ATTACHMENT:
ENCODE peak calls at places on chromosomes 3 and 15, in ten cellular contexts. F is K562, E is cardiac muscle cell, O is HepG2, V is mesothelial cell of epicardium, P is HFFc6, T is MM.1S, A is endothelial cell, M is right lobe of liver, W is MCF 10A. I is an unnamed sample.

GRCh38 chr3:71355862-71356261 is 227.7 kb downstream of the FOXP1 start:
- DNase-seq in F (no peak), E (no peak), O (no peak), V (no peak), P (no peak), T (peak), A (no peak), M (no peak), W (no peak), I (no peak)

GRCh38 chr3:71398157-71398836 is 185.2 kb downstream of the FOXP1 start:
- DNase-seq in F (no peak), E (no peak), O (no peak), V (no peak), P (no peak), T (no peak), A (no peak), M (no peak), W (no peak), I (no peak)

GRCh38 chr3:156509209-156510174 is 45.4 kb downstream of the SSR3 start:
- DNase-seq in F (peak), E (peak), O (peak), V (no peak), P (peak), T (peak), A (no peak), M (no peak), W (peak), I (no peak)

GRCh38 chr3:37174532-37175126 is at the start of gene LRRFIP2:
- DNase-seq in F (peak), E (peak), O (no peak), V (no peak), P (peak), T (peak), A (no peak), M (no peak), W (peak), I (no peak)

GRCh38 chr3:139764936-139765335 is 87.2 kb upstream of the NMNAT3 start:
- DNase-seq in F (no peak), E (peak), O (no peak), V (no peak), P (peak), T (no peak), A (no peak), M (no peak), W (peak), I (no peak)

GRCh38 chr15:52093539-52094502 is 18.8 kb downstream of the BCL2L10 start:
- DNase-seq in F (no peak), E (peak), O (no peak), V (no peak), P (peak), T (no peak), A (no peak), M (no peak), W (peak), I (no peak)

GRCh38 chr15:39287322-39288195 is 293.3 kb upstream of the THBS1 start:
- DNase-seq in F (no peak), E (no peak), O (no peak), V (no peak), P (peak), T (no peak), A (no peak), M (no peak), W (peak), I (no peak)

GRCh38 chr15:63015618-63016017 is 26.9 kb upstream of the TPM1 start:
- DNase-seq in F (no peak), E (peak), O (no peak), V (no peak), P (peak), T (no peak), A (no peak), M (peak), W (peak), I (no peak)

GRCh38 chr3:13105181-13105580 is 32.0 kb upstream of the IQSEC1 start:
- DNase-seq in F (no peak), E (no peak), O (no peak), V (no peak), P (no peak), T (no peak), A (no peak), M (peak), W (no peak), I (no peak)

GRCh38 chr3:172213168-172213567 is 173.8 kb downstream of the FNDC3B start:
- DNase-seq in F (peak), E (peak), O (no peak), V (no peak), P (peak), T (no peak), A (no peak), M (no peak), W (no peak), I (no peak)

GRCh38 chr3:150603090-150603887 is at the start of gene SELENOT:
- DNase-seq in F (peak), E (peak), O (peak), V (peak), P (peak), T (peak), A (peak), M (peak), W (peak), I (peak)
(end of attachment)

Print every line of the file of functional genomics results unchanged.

ENCODE peak calls at places on chromosomes 3 and 15, in ten cellular contexts. F is K562, E is cardiac muscle cell, O is HepG2, V is mesothelial cell of epicardium, P is HFFc6, T is MM.1S, A is endothelial cell, M is right lobe of liver, W is MCF 10A. I is an unnamed sample.

GRCh38 chr3:71355862-71356261 is 227.7 kb downstream of the FOXP1 start:
- DNase-seq in F (no peak), E (no peak), O (no peak), V (no peak), P (no peak), T (peak), A (no peak), M (no peak), W (no peak), I (no peak)

GRCh38 chr3:71398157-71398836 is 185.2 kb downstream of the FOXP1 start:
- DNase-seq in F (no peak), E (no peak), O (no peak), V (no peak), P (no peak), T (no peak), A (no peak), M (no peak), W (no peak), I (no peak)

GRCh38 chr3:156509209-156510174 is 45.4 kb downstream of the SSR3 start:
- DNase-seq in F (peak), E (peak), O (peak), V (no peak), P (peak), T (peak), A (no peak), M (no peak), W (peak), I (no peak)

GRCh38 chr3:37174532-37175126 is at the start of gene LRRFIP2:
- DNase-seq in F (peak), E (peak), O (no peak), V (no peak), P (peak), T (peak), A (no peak), M (no peak), W (peak), I (no peak)

GRCh38 chr3:139764936-139765335 is 87.2 kb upstream of the NMNAT3 start:
- DNase-seq in F (no peak), E (peak), O (no peak), V (no peak), P (peak), T (no peak), A (no peak), M (no peak), W (peak), I (no peak)

GRCh38 chr15:52093539-52094502 is 18.8 kb downstream of the BCL2L10 start:
- DNase-seq in F (no peak), E (peak), O (no peak), V (no peak), P (peak), T (no peak), A (no peak), M (no peak), W (peak), I (no peak)

GRCh38 chr15:39287322-39288195 is 293.3 kb upstream of the THBS1 start:
- DNase-seq in F (no peak), E (no peak), O (no peak), V (no peak), P (peak), T (no peak), A (no peak), M (no peak), W (peak), I (no peak)

GRCh38 chr15:63015618-63016017 is 26.9 kb upstream of the TPM1 start:
- DNase-seq in F (no peak), E (peak), O (no peak), V (no peak), P (peak), T (no peak), A (no peak), M (peak), W (peak), I (no peak)

GRCh38 chr3:13105181-13105580 is 32.0 kb upstream of the IQSEC1 start:
- DNase-seq in F (no peak), E (no peak), O (no peak), V (no peak), P (no peak), T (no peak), A (no peak), M (peak), W (no peak), I (no peak)

GRCh38 chr3:172213168-172213567 is 173.8 kb downstream of the FNDC3B start:
- DNase-seq in F (peak), E (peak), O (no peak), V (no peak), P (peak), T (no peak), A (no peak), M (no peak), W (no peak), I (no peak)

GRCh38 chr3:150603090-150603887 is at the start of gene SELENOT:
- DNase-seq in F (peak), E (peak), O (peak), V (peak), P (peak), T (peak), A (peak), M (peak), W (peak), I (peak)